January to July 2012
Well . . . what a year so far.
I will tell the story chronologically without too much drama and fuss.
To continue on the theme of Hepatitis C which was how I left it at the end of my account of 2011, the new drug, Telaprevir, proved to have (for me at least) horrendous side effects but I persisted with it as it seemed to be working. I spent much of the time analysing pain which is, after all, merely an interpretation of how the body is, and attempted to reinterpret it as something positive and transient which seemed to increase my pain threshold. I was heartened to hear that Olympic athletes do something similar in their training to push themselves beyond what they could normally tolerate in terms of endurance and stamina etc.
Despite this I dragged myself to Brighton on the 23rd January to help complete the mixes of the Ska Orchestra album (How selfless, a 'martyr to the cause' etc. etc.) By March the course of Telaprevir was over and the side effects subsided so that I could resume more or less normal activities. On the 31st I attended a ceremony at the Barbican in which I was awarded my degree which was great fun – I could do my Groucho Marx interpretation afterwards before I had to hand back the mortar board and gown. I am finally qualified! I bought an OU Watermans fountain pen to celebrate and I can heartily recommend these to any fountain pen enthusiast.
On the 27th April I enrolled on a Life Drawing course at the City Lit. Again – like the Sketch Book course I took a few years ago - this was hugely invaluable and enjoyable. Like music, drawing engages you completely; you feel at one with the planet and in touch with something that feels like your true essence; everyone should do it.
In the meantime we decided that the Ska Orchestra needed two more vocal tracks to balance the instrumentals already recorded. We slammed these down on the 4th May (Ali Baba and Broadway Jungle) again in Brighton because we had a gig up the road at the Prince Albert (which also went very well). Returned on the Sunday after putting the finishing touches on these – they sound great!
On the 25th May I attended the Royal Free Hospital and was told that I had developed liver cancer. I was a little surprised at how sanguine I was about this and took a positive attitude which seems to me to be the only way to react; you know: love, life, death . . . it's all part of the same thing. I was told that a transplant would be the best way forward so I agreed; everything depended on how long I would be on the waiting list – not to put too fine a point on it, if the wait was too long then it really would be the Long Goodbye. On June 17th I entered hospital for a week of tests to see if I was an appropriate candidate for a transplant; happily I passed the audition.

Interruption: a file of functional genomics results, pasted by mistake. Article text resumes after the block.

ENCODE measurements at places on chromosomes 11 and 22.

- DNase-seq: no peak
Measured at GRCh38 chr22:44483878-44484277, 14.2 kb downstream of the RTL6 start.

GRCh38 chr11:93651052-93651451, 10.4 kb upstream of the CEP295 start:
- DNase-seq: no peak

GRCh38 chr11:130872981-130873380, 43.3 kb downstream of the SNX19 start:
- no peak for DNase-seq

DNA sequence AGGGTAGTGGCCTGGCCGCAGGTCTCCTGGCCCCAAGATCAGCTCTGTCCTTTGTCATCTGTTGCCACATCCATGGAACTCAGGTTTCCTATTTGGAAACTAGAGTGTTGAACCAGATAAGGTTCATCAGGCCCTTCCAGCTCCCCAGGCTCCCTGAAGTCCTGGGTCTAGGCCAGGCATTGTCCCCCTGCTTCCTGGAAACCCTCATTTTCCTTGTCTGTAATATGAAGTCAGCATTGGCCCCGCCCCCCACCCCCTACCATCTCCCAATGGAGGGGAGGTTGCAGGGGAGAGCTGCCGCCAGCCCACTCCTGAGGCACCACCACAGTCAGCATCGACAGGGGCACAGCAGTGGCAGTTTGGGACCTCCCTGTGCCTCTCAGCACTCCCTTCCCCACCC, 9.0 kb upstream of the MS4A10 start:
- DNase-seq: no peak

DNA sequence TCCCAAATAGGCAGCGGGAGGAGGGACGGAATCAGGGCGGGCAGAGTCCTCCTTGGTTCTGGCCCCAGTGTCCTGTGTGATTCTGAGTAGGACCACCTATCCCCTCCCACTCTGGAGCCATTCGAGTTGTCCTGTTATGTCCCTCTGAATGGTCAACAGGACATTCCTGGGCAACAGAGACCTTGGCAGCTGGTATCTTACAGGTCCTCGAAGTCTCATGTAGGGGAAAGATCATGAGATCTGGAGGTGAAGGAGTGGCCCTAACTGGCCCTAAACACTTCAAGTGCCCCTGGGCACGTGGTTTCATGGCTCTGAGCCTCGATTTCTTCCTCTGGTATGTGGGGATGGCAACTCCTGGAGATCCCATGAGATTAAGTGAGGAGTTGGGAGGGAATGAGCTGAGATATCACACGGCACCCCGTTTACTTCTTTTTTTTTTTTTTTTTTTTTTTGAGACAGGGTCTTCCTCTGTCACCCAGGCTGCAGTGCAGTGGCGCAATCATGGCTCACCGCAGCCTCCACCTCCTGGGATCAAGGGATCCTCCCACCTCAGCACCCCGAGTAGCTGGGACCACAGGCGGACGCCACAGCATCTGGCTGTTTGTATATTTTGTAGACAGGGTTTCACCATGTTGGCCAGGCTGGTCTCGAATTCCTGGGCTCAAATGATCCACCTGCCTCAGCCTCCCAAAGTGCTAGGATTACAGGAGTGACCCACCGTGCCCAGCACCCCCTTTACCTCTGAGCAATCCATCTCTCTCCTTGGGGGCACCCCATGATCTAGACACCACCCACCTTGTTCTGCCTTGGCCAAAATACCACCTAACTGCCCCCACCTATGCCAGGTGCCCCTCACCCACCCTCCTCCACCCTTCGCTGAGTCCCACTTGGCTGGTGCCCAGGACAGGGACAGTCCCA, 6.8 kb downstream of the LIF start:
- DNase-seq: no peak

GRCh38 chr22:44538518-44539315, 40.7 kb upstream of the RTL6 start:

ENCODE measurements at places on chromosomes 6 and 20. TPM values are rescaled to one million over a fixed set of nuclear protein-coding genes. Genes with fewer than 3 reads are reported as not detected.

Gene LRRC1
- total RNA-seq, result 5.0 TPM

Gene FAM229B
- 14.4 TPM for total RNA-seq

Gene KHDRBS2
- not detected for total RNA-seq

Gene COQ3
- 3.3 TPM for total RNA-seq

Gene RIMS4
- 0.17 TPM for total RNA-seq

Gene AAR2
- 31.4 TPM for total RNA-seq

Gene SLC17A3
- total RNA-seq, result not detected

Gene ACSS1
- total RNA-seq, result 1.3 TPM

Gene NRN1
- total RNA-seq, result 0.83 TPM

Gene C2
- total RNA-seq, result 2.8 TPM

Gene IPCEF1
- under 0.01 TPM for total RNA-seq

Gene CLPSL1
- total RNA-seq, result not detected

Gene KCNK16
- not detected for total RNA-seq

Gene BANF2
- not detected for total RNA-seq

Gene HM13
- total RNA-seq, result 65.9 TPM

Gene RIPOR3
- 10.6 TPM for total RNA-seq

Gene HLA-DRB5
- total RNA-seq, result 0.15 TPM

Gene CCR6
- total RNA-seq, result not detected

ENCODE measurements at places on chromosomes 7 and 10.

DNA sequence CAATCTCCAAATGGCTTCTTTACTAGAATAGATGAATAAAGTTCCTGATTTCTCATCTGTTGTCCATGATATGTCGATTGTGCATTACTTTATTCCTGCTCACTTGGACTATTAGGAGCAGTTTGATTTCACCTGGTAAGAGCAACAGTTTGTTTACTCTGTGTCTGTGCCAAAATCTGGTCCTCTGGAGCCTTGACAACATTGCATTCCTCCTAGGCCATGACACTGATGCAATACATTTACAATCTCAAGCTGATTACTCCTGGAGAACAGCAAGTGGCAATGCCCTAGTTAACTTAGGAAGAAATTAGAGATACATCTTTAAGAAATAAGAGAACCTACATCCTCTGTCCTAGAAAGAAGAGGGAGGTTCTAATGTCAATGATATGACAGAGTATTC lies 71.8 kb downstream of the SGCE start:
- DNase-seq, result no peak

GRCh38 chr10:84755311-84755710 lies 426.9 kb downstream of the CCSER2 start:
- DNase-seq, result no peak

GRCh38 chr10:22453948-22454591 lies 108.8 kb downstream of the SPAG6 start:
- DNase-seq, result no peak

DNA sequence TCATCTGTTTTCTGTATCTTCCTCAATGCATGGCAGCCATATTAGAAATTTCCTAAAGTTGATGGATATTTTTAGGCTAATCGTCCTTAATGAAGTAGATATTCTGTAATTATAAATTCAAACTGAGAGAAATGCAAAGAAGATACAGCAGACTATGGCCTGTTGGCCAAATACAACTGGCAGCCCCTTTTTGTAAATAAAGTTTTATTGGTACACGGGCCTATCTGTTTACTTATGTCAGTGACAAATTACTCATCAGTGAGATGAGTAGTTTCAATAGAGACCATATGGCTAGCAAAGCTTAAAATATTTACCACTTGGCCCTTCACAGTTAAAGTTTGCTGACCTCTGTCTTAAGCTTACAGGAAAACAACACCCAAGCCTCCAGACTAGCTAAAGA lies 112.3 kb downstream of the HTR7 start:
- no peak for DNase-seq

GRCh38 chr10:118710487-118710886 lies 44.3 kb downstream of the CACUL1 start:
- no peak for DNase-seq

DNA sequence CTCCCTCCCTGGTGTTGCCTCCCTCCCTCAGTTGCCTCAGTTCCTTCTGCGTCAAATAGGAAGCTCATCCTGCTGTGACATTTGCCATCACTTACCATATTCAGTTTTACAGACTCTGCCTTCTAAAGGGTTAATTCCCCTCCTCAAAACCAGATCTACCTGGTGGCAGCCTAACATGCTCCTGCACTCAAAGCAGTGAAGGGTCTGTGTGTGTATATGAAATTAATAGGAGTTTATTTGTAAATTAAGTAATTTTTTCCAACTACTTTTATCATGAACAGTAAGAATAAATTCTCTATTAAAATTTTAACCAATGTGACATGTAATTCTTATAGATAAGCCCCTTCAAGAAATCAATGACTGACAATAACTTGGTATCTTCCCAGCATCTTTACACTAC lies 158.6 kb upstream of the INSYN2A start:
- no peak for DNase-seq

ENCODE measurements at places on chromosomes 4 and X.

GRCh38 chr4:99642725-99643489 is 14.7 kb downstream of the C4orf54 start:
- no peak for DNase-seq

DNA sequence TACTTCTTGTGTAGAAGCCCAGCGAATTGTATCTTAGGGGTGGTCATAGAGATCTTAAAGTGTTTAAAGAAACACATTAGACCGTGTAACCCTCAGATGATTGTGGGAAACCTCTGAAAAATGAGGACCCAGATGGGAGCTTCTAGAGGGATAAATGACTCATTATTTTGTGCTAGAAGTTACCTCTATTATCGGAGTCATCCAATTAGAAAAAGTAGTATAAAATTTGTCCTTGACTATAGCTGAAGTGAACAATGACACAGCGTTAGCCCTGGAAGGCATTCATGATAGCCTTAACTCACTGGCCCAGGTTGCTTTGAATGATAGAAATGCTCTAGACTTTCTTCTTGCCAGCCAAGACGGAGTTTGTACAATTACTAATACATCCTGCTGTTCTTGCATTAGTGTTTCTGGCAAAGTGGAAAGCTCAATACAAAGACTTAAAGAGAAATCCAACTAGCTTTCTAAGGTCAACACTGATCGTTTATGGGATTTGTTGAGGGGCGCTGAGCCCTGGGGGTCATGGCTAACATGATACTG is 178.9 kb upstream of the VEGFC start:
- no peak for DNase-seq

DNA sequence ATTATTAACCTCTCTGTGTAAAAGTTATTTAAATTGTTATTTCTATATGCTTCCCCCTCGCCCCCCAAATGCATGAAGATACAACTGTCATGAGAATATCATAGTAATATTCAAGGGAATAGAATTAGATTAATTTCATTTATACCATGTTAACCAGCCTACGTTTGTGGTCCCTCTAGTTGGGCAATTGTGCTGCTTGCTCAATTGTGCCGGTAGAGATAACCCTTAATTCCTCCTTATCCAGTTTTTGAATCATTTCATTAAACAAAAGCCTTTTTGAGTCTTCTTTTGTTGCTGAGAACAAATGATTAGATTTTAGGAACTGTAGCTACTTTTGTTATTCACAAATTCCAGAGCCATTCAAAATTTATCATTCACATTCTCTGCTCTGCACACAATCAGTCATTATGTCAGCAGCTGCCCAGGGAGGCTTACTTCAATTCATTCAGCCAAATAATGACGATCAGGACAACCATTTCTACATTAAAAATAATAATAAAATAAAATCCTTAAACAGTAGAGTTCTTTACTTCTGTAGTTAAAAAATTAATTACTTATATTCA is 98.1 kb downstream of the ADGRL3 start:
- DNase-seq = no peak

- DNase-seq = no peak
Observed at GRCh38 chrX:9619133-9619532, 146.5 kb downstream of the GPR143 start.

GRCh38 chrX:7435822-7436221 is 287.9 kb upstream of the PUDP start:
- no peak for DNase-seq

I then went down to The Ship on Wardour Street (a historic rock & roll pub little changed since the sixties) to meet Richard England of Cadiz Music. He agreed that we would release Midnight in Havana as a CD and on Vinyl which is a particular thrill. We toasted this with a large glass of red wine (for him) and a lemonade and black-current (for me). By the end of the meeting I had entirely forgotten I was ill!
So . . . I was put on the transplant list on the weekend of the 7th and 8th of July and prepared for what I assumed would be a long wait for a donated organ to become available. Miraculously on the night of the 9th I was called to hospital; they were checking the suitability of a liver. As I was prepped and waiting in a room off the transplant ward an Irish guy spied me through the half open door – it was about 3 a.m. - and poked his head round and said:
'Now there's nothing to worry about. All they do is slice you open . . . and take your organs when you aren't looking.' He cackled hysterically and I could hear his laughter resounding down the corridor as he disappeared – I've not seen him since.
Unfortunately the liver proved unsuitable. However I was called back the following night – they had another one! Apparently there were only two of us on the waiting list of my size which is apparently important. I was operated on for 8 hours and was in intensive care for a further day. So far the transplant has proved to be successful and the whole experience has transformed my life. After such an event you embrace life completely and it is as if the colour and senses have been somehow boosted. If it wasn't so risky I would recommend the experience to everyone. So much of what we deal with is absolute bullshit and this helps you get your priorities right. A big thank you to the transplantation team at The Royal Free (and all the staff and nurses – superb!). And it was great – and, for me slightly surreal – to see the tribute given to the NHS at the opening ceremony of the Olympics. The NHS is one of the glories of our country and needs to be protected. And a huge thank you too, to all my friends who have rallied round and helped: I'm speechless!
So now six months of rehabilitation, and (hopefully) I'll be ready in the late Autumn (or early Spring) to release Midnight in Havana and re-embark on that good ship called the future. The sun has finally come out but – right now – I feel I could stand in the middle of a field, drenched to the bone enjoying a huge thunderstorm . . . as they say: it's all part of life!